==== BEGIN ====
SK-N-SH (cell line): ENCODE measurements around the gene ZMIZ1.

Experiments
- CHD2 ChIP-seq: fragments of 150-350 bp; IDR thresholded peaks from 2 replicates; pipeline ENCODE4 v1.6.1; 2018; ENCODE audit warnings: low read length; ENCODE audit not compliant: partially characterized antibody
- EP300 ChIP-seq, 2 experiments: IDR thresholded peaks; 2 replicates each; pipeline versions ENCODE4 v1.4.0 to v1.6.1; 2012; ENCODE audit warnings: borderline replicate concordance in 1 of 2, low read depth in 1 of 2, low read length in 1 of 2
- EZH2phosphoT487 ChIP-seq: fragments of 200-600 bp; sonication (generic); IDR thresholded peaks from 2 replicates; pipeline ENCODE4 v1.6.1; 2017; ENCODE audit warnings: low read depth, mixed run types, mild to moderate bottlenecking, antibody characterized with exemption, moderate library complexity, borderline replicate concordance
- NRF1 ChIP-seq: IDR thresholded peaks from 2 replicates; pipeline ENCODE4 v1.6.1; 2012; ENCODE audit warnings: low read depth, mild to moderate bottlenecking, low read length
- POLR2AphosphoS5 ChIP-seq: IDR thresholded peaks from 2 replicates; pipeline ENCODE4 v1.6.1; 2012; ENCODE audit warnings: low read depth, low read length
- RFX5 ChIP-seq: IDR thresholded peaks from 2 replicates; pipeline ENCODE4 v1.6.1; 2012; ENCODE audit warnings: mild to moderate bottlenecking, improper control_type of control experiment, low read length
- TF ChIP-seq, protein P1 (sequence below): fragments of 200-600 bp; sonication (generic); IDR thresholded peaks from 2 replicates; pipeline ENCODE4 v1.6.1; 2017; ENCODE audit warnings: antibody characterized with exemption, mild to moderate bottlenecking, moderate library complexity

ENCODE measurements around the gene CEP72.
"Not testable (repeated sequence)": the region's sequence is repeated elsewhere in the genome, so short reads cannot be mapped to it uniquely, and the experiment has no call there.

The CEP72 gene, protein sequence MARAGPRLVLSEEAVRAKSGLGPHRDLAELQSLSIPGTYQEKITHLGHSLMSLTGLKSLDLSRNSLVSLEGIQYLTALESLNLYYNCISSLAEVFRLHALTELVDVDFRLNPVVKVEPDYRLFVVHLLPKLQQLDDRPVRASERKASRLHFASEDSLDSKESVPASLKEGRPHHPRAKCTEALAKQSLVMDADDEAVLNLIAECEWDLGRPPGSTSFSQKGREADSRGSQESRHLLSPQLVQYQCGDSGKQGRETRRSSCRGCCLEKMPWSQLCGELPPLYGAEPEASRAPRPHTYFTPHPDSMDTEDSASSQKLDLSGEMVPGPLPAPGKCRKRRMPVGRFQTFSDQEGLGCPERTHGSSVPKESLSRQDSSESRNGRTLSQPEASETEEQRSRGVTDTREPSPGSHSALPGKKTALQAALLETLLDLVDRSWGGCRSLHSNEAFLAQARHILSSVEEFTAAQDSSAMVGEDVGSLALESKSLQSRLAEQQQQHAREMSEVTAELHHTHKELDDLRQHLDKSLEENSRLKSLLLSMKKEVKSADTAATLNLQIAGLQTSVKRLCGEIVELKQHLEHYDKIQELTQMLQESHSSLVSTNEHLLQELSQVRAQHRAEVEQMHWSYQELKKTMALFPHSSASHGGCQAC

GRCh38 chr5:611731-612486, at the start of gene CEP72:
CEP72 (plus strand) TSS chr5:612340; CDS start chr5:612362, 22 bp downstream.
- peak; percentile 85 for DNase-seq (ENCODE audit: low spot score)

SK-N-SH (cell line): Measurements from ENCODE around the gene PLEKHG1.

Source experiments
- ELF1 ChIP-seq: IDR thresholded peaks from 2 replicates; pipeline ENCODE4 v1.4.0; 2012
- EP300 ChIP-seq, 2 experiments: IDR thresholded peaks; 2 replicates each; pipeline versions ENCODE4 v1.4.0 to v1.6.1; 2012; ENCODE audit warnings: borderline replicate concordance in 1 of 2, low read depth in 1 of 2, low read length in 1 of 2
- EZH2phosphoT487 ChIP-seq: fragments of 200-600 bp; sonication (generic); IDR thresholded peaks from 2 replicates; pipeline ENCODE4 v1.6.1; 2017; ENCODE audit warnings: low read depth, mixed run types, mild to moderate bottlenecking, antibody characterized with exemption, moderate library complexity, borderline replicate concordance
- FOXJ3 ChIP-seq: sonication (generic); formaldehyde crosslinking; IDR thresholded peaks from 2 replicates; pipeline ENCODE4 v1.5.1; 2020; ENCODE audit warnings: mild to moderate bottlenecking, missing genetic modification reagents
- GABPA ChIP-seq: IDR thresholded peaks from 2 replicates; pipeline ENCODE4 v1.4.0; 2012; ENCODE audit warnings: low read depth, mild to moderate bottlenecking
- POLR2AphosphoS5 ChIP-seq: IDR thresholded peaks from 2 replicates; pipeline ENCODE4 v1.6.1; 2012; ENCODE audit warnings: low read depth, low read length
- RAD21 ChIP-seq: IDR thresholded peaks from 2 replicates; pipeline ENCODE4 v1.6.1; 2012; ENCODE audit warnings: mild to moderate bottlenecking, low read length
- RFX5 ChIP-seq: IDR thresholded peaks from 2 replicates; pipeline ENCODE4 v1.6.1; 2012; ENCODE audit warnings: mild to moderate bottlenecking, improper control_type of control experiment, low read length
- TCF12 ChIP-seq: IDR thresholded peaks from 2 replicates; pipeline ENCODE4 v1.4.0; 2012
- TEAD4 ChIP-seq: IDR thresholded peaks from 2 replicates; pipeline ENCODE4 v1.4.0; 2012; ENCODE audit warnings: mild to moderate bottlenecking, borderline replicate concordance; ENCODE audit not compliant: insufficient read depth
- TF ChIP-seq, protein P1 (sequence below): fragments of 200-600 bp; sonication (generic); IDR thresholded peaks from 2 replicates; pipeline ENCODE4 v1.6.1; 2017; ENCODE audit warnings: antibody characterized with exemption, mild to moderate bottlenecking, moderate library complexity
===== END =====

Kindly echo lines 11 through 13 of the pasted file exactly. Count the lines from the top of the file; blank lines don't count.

"Not testable (repeated sequence)": the region's sequence is repeated elsewhere in the genome, so short reads cannot be mapped to it uniquely, and the experiment has no call there.

The CEP72 gene, protein sequence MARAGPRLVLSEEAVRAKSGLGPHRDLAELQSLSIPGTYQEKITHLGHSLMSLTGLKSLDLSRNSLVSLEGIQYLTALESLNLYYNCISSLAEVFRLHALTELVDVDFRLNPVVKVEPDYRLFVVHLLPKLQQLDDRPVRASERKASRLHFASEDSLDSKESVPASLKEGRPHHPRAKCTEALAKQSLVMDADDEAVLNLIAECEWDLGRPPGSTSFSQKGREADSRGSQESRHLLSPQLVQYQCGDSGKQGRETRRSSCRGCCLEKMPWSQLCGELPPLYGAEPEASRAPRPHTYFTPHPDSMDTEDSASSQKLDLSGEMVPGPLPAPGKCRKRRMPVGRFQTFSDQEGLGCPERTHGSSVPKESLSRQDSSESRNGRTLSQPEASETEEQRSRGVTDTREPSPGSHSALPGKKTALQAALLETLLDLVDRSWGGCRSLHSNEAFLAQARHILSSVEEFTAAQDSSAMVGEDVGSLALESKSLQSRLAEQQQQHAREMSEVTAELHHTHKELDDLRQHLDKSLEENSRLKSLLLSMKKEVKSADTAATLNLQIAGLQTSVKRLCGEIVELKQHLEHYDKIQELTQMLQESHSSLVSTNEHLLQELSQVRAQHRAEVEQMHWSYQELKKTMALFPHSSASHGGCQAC

GRCh38 chr5:611731-612486, at the start of gene CEP72: